I smiled and shrugged. “Probably hadn’t heard of him because he’s too underground.”

She didn’t smile. “Don’t be mean.”

“It's a joke. He can make jokes, but I can’t?”

“Forget it. Whatever.” 

That sat awkwardly. I tried smiling a lot regardless; just in case Rufus looked over he could think we were having a great time. When the bill came and we drove off, things didn’t get better.

“Can we drop Rufus?” she said.

“Rufus sounds like Roofie.”

“Jesus Christ, shut the hell up

The night had ended on that note. That was the last thing she said to me. I dropped her off at her apartment and she slammed the door without a goodbye. As I watched her climb the steps, not so much as glancing back, I thought that would be the end of it. That would be the last time I ever saw her.

I sent her a text. 

Ricky. Im sorry for pissing you off. Please tell me whats up? Im scared shitless that Im never gonna hear from you again. And that would suck because Im trying to think what my life would be like if I hadnt met you and I cant think of it. Please text me back when you get this. Lets figure this out. 

And I waited all night for her to reply.

This is the sort of stuff that was going through my head while some kids reenacted scenes from Spielberg movies for a Cloverfield camera guy. Cormac started to throw some Thin Mints at the back of Rufus’s head about half way through. I would have stopped him if I hadn’t been busy with other things.

I didn’t hate Super-8. I didn’t like it either. Like I said, all of J.J.’s recent stuff is a love letter to Spielberg and the 80s. It was entertaining as a “things blow up and shit goes down” movie, but it still wasn’t anything substantial. It’ll hit the DVD rack and soon no one will remember it. 

When the movie was over, Rufus came over with a few of the Thin Mints.

“You guys drop these?” He smiled.

I forgot he was nice too. Jesus on Ritz Crackers, give me a break.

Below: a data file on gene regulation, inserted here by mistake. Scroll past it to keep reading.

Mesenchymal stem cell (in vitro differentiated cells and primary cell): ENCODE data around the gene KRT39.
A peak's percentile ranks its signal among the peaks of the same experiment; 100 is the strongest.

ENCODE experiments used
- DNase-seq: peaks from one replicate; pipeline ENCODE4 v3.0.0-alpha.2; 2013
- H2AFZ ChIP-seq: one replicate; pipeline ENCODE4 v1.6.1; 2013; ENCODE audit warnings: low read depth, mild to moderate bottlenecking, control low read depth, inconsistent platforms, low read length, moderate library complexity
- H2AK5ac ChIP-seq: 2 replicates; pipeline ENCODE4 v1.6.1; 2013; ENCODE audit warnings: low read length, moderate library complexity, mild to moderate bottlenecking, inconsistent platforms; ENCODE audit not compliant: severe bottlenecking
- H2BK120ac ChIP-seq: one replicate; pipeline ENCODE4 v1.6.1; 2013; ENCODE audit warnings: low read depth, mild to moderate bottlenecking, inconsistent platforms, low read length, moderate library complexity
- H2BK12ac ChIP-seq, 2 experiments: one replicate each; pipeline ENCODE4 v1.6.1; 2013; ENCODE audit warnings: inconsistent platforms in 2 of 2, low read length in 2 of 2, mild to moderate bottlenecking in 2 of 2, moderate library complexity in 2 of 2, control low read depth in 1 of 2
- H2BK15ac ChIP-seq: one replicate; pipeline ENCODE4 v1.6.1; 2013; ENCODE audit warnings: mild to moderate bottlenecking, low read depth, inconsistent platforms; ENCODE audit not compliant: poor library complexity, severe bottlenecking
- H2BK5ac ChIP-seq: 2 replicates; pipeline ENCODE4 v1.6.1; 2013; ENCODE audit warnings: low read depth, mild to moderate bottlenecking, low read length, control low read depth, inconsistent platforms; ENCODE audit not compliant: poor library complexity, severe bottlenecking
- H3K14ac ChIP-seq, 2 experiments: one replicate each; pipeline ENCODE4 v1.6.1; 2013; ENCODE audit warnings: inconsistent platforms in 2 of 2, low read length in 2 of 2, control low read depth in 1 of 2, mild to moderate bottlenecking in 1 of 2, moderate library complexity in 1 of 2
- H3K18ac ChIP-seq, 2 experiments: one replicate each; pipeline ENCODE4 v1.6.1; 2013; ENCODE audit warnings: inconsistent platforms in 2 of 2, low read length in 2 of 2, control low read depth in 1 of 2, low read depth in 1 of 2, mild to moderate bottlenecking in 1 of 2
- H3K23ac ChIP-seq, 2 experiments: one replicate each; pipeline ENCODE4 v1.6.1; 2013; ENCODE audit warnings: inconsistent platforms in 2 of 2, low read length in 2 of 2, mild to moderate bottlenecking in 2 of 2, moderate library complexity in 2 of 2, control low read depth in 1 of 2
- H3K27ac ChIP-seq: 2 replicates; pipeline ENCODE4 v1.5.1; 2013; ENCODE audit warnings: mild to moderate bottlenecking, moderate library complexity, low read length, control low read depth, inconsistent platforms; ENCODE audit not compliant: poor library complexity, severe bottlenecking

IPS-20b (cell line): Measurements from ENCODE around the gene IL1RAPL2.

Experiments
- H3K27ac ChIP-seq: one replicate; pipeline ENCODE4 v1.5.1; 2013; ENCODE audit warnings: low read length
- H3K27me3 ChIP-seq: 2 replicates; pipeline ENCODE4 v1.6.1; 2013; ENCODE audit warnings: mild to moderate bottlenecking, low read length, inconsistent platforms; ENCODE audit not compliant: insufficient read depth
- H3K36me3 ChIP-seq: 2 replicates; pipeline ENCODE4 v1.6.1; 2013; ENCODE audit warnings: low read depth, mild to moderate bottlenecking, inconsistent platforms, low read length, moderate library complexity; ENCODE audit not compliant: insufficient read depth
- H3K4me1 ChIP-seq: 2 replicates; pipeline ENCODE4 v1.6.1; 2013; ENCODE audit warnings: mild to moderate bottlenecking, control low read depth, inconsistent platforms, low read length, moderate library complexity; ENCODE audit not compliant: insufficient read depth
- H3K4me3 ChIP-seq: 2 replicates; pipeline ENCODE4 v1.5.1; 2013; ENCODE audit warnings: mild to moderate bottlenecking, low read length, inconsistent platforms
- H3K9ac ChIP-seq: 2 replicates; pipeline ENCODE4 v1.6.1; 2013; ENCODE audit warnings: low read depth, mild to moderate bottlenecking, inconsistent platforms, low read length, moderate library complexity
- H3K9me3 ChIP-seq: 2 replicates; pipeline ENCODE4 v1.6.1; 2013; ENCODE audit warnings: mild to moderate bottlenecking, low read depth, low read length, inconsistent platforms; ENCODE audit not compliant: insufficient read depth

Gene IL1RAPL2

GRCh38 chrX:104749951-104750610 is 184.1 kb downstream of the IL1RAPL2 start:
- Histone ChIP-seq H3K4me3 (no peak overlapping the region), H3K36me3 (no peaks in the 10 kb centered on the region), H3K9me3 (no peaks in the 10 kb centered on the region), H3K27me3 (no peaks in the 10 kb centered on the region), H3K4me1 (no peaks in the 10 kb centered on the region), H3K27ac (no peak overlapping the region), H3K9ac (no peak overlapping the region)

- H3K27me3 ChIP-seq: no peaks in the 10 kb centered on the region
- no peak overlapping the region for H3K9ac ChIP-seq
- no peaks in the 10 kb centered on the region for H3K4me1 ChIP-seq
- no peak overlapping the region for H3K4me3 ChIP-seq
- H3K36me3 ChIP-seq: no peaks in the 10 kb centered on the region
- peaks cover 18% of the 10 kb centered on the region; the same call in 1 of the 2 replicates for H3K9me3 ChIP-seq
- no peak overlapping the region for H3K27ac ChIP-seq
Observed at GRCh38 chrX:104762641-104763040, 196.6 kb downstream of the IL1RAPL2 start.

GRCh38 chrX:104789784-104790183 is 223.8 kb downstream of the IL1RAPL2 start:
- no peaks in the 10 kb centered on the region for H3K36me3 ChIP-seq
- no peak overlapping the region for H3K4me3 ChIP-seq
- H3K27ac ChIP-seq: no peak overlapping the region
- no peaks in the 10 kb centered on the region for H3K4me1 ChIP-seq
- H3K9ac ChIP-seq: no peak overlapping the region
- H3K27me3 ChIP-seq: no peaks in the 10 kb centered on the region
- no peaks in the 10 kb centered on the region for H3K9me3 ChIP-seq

“Yeah, thanks.” Cormac reached out and took them.

Rufus looked over at me and his face lit up.

“Hey, buddy. How’s it goin?”

“Fine, Rufus.”

“That’s cool. How are you and Ricky?”

“We’re fine.”

“I heard you two broke up.”

“Then we’re not cool, I guess.”

“What’d you think of the movie? Cool, huh? You write movie reviews don’t you? What’s your consensus?”

The more I thought about Super-8, the more I realized I didn’t like it. Why did all these critics and magazine just lap this shit up? They call it a “homage,” but homage is just a French word for rip-off. It was all good on the surface, but it didn’t have anything else to offer. It didn’t challenge. It didn’t change. It just homage-ed. And apparently all you need to do nowadays is call your movie a homage a people will bend over and kiss its Oscar-winning ass. 

“Well nice talking to you! Talk to you later!” 


As he left Cormac threw another Thin Mint at him.

The night of Ricky and my first fight, I waited up till four in the morning with my phone in my hand, thinking I felt it vibrate from time to time. Not even a break up text. Not even that.

Then there was a knock at the door. I stumbled out of bed and answered it.

Ricky leaned in and kissed me. We stood in the doorway, making out for like ten minutes before she pulled away, smiling a little.

“I’m a fuckup,” she said. “And I fucked up.”

I shrugged. “I wasn’t worried.”

“I got your text.” She held up her phone.

I smiled. “Yeah?”

She nodded.

I put a red mark on my door in Expo marker so Cormac would know. 

Final Consensus: 2/5

X-Men: First Class.

X-Men is my favorite superhero franchise. Not my favorite superhero movie (that place in my heart belongs to V for Vendetta), but still it’s a pretty baller set. But after that disastrous third movie (I don’t even know if you could call it a movie as much as it sacrilege), and an even worst prequel (is Hugh Jackman ever going to get out of this role? Or will I forever be doomed to thinking, “What the hell is Wolverine doing in Australia?”), my hopes of an adequate reboot were pretty sufficiently shot to hell. Which is why I wasn’t expecting much going into it.

I'm gonna slap a BITCH.
Cormac insisted I watch the movie and write the review. He said it was because I’d been moping around the apartment in some strange limbo between naps and CSI reruns and he “hated seeing me in such a funk.” But I’m sure the fact that the rent is due pretty quick and that my last two reviews for Pop Connect were rejected had plenty to do with it as well. So I went in, wedged myself in between all the neckbeard nerds and, with a sigh, got ready to endure what I was sure would be a pretty bad movie.